Thursday, January 15, 2015
The Administration for Children and Families (ACF) has come up with some basic standards and are allowing comment until midnight, February 17, 2015. This is a chance for providers to have input in what they are considering the basic requirements for the safety of children. To provide input, email firstname.lastname@example.org. This was published in an article on the Federal Register. The article can be found here. The article is lengthy, so I've tried to summarize some of the parts that differ from Kansas providers' regulations.
- All caregivers, substitutes, and family members over 18 (living in the home) have a background check that includes fingerprinting.
- All caregivers should have training in infectious disease prevention; emergency preparedness; nutrition and age-appropriate feeding; medication administration; and care plan implementation for children with special health care needs.
- Require developmental/behavioral screening of all children at the start of care and yearly thereafter.
- All children with teeth should brush or have their teeth brushed at least once during the hours the child is in care.
- After diaper changes, record diaper changing and contents/any problems .
- Washing hands before and after applying creams or giving medication.
- Washing hands before and after playing in water or swimming activities.
- Annual training on exposure to infectious fluids.
- Apply sunscreen with written parental consent.
- Children with Special Needs should have a Routine and Emergent Care Plan developed.
- Children with allergies should have a written care plan for avoiding the allergy.
- Caregivers/teachers should not offer foods that are associated with young children's choking incidents to children under 4 years of age (round, hard, small, thick and sticky, smooth, compressible or dense, or slippery).
- Infants and toddlers should not have access to the kitchen where food is prepared.
- No electrical devices near a body of water, including a sink or tub.
- Integrate a pest management program.
- If the state requires them, carbon monoxide detectors. Detectors must be tested monthly, annual battery replacement, and completely replaced every 5 years.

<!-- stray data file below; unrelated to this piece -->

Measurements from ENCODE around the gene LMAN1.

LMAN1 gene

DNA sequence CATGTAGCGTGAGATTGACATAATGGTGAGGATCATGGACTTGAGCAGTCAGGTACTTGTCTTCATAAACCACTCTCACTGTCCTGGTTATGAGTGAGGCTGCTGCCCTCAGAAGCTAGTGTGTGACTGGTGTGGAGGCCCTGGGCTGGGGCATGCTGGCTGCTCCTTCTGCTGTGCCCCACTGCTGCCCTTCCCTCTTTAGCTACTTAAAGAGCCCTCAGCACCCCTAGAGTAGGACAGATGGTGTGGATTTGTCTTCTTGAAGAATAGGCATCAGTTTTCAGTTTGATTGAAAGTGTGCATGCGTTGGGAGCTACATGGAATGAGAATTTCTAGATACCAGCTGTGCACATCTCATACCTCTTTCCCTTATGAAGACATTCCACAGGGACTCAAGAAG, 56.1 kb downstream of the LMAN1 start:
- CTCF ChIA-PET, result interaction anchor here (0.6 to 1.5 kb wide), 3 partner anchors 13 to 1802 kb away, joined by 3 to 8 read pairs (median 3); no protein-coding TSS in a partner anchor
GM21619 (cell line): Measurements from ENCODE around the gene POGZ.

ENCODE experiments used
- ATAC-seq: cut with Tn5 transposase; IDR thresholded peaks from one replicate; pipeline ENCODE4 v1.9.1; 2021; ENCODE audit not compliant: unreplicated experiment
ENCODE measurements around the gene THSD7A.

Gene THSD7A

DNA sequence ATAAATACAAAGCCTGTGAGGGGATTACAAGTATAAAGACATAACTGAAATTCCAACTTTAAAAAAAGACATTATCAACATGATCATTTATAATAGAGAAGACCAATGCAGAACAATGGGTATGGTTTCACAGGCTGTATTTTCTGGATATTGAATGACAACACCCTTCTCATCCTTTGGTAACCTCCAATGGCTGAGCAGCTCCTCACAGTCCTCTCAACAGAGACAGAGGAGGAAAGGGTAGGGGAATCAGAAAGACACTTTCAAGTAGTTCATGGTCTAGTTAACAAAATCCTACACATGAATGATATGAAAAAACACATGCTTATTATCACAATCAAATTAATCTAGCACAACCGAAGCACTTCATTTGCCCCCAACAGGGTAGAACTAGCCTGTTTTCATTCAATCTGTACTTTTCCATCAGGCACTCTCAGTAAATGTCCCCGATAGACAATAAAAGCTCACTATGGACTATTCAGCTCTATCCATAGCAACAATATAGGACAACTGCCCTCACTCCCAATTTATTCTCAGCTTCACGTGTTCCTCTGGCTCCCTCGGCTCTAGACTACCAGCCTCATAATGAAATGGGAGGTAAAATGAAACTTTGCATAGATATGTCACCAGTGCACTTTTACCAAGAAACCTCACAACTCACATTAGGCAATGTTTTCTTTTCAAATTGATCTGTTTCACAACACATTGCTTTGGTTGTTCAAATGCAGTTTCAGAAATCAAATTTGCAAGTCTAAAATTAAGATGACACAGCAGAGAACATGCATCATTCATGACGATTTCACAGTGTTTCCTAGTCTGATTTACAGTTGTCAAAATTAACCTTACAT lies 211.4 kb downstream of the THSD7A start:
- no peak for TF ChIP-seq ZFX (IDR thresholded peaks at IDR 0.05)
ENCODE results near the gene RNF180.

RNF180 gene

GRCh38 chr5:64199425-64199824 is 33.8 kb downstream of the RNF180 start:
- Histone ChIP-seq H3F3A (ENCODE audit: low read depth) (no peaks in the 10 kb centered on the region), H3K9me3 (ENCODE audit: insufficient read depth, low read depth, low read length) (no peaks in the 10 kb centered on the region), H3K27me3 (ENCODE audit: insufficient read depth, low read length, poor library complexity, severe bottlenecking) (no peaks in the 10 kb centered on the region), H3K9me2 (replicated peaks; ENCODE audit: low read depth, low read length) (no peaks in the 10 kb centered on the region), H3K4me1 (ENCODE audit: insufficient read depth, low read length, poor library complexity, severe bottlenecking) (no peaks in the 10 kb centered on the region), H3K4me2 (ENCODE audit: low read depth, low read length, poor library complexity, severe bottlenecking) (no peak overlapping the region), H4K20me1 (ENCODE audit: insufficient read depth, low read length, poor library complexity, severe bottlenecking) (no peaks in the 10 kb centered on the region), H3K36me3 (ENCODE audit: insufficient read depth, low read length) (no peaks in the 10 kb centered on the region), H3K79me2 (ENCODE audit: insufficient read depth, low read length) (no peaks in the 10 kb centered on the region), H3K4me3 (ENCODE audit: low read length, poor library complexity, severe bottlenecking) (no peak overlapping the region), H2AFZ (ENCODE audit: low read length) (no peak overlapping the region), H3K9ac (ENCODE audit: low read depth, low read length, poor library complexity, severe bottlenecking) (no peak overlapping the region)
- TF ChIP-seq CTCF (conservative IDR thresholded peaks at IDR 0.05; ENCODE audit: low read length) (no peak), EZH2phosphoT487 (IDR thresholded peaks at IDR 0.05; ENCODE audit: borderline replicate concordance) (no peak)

- No toy guns
- All play areas should be enclosed with a fence or natural barrier. Fences should have at least 2 exits, with one being away from a building.
- Gates should have self-closing latches placed where a child could not open the gate.
- Fence openings should be no more than 3 1/2 inches apart.
- Any climbing equipment must have ground cover.
- Anyone transporting children must be at least 21 years of age.
- Anyone transporting children must have a clear driving record of no crashes requiring a citation in the last 5 years.
- Providers should not use 15-passenger vans whenever possible.
- Written policies for the following: Lost or missing child, Suspected maltreatment of a child, Suspected sexual, physical, or emotional abuse of staff, volunteers, or family members occurring while they are on the premises of the program, Injuries to children requiring medical or dental care, Illness or injuries requiring hospitalization or emergency treatment, Mental health emergencies, Health and safety emergencies involving parents/guardians and visitors to the program, Death of a child or staff member, The presence of a threatening individual who attempts or succeeds in gaining entrance to the facility.
- All providers have a sign in/sign out procedure.
- Updated health assessments in the child's file.
- Health history completed by the parent/guardian at admission in child's file.
- Two inspections a year--at least one unannounced.
- States should post results of complaints for public view.